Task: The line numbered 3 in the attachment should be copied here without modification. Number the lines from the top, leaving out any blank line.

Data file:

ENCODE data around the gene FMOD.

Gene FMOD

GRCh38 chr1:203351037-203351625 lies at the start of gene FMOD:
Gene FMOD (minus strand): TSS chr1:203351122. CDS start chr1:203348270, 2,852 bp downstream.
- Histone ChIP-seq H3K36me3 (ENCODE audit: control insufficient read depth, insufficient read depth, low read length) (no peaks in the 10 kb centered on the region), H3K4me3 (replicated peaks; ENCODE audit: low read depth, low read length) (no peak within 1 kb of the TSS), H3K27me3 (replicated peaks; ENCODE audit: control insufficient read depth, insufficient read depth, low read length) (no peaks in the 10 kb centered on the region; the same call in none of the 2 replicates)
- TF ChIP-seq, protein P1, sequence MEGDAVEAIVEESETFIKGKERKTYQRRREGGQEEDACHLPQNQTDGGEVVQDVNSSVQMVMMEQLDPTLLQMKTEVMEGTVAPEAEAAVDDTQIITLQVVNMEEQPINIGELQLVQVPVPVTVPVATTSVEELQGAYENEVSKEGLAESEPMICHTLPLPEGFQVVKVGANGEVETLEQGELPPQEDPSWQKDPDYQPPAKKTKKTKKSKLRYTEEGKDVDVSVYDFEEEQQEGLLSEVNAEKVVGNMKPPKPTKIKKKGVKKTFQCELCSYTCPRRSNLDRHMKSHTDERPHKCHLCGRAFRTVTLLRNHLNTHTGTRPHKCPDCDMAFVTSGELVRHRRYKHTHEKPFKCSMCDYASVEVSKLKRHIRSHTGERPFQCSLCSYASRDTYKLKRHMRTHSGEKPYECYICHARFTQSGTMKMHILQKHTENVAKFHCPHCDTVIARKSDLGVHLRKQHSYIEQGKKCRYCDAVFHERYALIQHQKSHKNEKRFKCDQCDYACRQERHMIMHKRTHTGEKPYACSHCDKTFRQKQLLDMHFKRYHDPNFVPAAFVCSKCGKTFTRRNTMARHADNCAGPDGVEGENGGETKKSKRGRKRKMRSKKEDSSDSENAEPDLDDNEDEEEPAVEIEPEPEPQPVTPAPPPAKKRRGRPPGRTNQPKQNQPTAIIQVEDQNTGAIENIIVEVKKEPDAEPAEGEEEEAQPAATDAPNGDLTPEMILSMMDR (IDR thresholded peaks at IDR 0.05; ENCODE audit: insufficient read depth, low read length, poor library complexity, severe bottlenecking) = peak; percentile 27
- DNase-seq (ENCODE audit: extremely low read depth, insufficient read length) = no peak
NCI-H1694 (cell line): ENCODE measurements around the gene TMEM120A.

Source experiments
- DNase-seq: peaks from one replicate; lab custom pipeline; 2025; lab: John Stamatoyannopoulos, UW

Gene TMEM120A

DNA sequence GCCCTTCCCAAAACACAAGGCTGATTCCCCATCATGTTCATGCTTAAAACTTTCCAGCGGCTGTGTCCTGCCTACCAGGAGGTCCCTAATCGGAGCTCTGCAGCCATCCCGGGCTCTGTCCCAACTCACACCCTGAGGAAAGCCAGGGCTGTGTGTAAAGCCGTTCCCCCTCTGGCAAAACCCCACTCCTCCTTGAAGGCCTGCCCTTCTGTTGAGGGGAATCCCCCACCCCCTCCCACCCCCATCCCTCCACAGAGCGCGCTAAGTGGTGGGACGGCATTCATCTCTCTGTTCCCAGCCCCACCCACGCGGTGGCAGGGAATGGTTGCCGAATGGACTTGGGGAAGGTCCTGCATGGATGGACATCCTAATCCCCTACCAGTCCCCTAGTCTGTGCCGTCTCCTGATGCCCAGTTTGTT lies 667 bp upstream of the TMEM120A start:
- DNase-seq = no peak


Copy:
GRCh38 chr1:203351037-203351625 lies at the start of gene FMOD: